All hail the post-garage Richard Dawkins. Mike Skinner – the self-proclaimed “Picasso of geezer garage” – has always been a tough artist to get a handle on. Never sitting comfortably in one genre, the Birmingham-born producer/singer seems to straddle a line of his own creation.
Much too witty and intelligent to be lumped in with the current trend of mediocre chroniclers of suburban life, Skinner’s lazy, cultured delivery has never been seen as edgy enough to stand him alongside the blistering exponents of the grime scene like Kano and Sway.
His albums as The Streets, too, seem to stay one step to the side of the chasing pack. His first, the Mercury-nominated Original Pirate Material, tore the moribund UK Garage scene to pieces and reconstructed it in Skinner’s own image – that of a young 20-something clubber disillusioned with the absolute bilge released by the likes of the Artful Dodger.
Then, just as his breakthrough second album, the month-in-the-life geezer concept album A Grand Don’t Come For Free, had the nascent East London rock scene desperately scrabbling for kitchen sink metaphors, he released The Hardest Way To Make An Easy Living, a coruscating and at times thoroughly unpleasant look at his own tragic inability to deal with stardom.
And now – just as we’ve come to terms with the fact that he’s a coke-abusing, popstar-molesting failure climbing the walls of his own drug hell, Skinner turns in an album that eschews almost everything that he’s done before – a blissfully happy treatise on… atheism?
Since the long dark night of the soul of his last album, Skinner appears to have had a road to Damascus moment – quite literally if the video to the lead single The Escapist, which sees Skinner marching alone across France, is to be believed. Everything is Borrowed is a very introspective, personal acceptance that, well, God doesn’t exist, people are fallible but generally decent, and we should all just get along and have a dance before the inevitable conclusion.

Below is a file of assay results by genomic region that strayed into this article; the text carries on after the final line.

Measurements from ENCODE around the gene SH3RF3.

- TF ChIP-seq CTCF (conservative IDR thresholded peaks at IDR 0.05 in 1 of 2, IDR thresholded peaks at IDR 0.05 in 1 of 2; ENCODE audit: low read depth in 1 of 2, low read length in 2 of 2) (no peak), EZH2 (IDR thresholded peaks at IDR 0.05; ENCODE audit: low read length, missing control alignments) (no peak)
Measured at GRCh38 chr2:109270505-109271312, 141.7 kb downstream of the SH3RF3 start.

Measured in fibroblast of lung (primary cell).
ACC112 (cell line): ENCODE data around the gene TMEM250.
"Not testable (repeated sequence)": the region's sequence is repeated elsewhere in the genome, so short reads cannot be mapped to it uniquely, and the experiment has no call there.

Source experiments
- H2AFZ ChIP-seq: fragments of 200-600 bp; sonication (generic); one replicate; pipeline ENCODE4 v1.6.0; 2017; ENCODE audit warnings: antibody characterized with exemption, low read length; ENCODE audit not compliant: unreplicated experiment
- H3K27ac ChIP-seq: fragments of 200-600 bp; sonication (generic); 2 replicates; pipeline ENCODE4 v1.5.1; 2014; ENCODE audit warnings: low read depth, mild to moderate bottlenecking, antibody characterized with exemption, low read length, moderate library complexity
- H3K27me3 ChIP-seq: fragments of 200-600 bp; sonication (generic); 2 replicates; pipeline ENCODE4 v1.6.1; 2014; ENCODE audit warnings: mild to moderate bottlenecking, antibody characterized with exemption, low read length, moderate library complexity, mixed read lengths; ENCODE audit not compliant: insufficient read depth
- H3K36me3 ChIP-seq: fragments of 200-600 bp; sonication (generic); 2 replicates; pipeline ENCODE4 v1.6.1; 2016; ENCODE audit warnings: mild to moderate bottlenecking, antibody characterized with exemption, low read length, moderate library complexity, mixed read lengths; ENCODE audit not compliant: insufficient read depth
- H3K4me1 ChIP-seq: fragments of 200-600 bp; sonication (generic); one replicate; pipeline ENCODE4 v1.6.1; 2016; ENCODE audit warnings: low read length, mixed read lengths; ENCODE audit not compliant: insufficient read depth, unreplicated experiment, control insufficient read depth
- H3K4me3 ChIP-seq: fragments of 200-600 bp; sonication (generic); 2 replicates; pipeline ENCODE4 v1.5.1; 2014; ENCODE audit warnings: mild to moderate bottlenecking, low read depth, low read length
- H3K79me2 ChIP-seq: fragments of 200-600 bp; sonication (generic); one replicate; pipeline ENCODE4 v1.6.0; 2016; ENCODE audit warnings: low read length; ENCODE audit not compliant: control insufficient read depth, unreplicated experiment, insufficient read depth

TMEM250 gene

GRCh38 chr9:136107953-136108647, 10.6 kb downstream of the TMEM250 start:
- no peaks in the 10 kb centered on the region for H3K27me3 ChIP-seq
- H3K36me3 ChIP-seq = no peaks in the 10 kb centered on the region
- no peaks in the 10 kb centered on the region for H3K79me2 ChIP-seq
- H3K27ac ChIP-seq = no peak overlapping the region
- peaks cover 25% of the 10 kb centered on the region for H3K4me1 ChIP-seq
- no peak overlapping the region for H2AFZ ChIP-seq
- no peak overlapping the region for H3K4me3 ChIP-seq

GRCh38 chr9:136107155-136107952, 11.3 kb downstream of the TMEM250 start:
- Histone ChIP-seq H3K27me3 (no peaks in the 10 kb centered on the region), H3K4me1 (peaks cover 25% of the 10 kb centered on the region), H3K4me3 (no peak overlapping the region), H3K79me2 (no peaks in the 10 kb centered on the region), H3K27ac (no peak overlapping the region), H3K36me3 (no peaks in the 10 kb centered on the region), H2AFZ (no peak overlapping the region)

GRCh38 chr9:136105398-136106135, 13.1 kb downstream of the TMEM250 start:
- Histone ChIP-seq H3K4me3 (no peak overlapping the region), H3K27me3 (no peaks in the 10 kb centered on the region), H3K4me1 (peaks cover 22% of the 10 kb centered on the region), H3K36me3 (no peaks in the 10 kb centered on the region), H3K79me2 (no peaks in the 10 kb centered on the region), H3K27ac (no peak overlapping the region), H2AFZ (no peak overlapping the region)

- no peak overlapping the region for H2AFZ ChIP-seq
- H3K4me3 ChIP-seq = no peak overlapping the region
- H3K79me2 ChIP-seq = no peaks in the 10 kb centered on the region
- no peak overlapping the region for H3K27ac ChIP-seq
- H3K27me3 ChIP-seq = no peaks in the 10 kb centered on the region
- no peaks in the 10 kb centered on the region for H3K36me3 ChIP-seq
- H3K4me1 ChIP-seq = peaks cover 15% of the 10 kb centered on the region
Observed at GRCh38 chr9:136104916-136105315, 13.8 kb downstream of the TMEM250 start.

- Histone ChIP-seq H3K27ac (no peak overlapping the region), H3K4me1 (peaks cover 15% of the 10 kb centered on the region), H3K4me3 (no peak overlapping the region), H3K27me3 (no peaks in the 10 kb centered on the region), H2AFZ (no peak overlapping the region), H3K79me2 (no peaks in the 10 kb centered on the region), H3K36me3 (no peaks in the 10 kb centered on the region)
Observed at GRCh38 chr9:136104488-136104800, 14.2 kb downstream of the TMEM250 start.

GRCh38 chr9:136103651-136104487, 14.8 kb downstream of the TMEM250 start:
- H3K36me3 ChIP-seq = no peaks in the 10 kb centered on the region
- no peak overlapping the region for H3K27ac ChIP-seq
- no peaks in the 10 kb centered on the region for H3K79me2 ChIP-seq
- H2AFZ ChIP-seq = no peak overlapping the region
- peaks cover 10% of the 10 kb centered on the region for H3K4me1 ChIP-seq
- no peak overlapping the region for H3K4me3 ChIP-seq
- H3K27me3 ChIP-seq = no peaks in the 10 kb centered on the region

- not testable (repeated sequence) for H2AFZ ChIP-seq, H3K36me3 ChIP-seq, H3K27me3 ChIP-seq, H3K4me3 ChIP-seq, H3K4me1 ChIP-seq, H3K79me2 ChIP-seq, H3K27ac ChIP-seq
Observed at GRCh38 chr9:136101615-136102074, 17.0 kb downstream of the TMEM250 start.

And if all that sounds simplistic and patronising, it isn’t – Skinner doesn’t preach an anarchic form of atheism to his listener here (although the slightly clumsy Alleged Legends’ attempts at dumbing down the Bible to its base elements falls a little flat), rather a peaceful meditation on his own existence.
The titular opening track is a remarkably upbeat statement of intent, a fanfare of horns heralding in a drawl with the lines “Just when I discovered the meaning of life, they change it/ I came to this world with nothing/ And I leave with nothing but love”.
The album’s two other standout tracks both revolve around the same idea. Soon to be club-standard Heaven for the Weather is a gleeful throwback to happy hardcore, Skinner rapping “People are intricate/ People aren’t swines/ Let’s tear up the rulebook/ And rely on our minds” over a piano refrain that would be in anyone else’s hands would sound criminally out of date, but Skinner imbibes it with enough cheeky joy to have even the stalest raver reaching for the glowsticks.
Lead single The Escapist is a triumphant, strings-drenched epitaph, perhaps for the apparently soon-to-be-retiring Skinner himself, about letting worldly worries disappear with the promise of something better – not heaven, perhaps, but something like it. As he sings “All these walls were never really there/ Nor the ceiling or the chair… I’m not trapped in a box, so I’m glancing at rocks/ I’m dancing off docks” it’s a victorious, hopeful end to the record, in direct contrast to where we last left him, contemplating suicide in a bedsit.
The album also marks a maturing for Skinner – not just emotionally and thematically (you won’t hear a single mention of the club-bound geezers of his first three records) but also sonically. Everything is Borrowed is a huge step up from the claustrophobic two step of his last record – here there’s disco, funk, swinging French accordion and even a reasonable stab at smooth Jazz, on the Miles Davis-apeing I Love You More (Than You Like Me).
Not everything works – when Skinner deviates from his existential musings it can go horribly wrong, like the saccharine Strongest Person I Know, a lamentable attempt at tender balladeering that could easily have been jettisoned, but even a small mid-record slump is enlivened by Skinner’s constant invention – an imagined conversation between a would be suicide and an ancient philosopher on The Edge of A Cliff is a highlight. But more than anything it’s just a relief to see this rare talent back from the brink, still, as always, one step ahead of the game.